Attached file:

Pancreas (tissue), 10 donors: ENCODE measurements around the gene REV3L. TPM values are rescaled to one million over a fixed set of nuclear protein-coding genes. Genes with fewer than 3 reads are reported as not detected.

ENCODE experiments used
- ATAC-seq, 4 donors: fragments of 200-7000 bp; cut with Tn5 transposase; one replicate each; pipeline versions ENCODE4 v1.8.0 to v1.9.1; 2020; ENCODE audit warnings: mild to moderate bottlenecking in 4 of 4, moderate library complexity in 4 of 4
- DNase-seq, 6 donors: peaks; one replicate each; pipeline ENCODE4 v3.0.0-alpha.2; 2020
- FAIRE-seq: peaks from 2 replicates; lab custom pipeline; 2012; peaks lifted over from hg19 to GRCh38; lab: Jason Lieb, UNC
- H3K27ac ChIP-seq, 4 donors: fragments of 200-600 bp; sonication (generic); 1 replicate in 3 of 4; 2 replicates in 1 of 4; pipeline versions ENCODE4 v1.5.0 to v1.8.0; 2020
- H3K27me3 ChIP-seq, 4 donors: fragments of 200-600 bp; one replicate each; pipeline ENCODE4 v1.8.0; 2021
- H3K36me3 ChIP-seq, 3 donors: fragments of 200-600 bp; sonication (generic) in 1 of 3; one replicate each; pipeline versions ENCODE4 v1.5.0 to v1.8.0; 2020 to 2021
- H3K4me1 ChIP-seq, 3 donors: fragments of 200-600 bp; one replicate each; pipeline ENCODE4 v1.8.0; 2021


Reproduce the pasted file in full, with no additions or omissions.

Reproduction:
Pancreas (tissue), 10 donors: ENCODE measurements around the gene REV3L. TPM values are rescaled to one million over a fixed set of nuclear protein-coding genes. Genes with fewer than 3 reads are reported as not detected.

ENCODE experiments used
- ATAC-seq, 4 donors: fragments of 200-7000 bp; cut with Tn5 transposase; one replicate each; pipeline versions ENCODE4 v1.8.0 to v1.9.1; 2020; ENCODE audit warnings: mild to moderate bottlenecking in 4 of 4, moderate library complexity in 4 of 4
- DNase-seq, 6 donors: peaks; one replicate each; pipeline ENCODE4 v3.0.0-alpha.2; 2020
- FAIRE-seq: peaks from 2 replicates; lab custom pipeline; 2012; peaks lifted over from hg19 to GRCh38; lab: Jason Lieb, UNC
- H3K27ac ChIP-seq, 4 donors: fragments of 200-600 bp; sonication (generic); 1 replicate in 3 of 4; 2 replicates in 1 of 4; pipeline versions ENCODE4 v1.5.0 to v1.8.0; 2020
- H3K27me3 ChIP-seq, 4 donors: fragments of 200-600 bp; one replicate each; pipeline ENCODE4 v1.8.0; 2021
- H3K36me3 ChIP-seq, 3 donors: fragments of 200-600 bp; sonication (generic) in 1 of 3; one replicate each; pipeline versions ENCODE4 v1.5.0 to v1.8.0; 2020 to 2021
- H3K4me1 ChIP-seq, 3 donors: fragments of 200-600 bp; one replicate each; pipeline ENCODE4 v1.8.0; 2021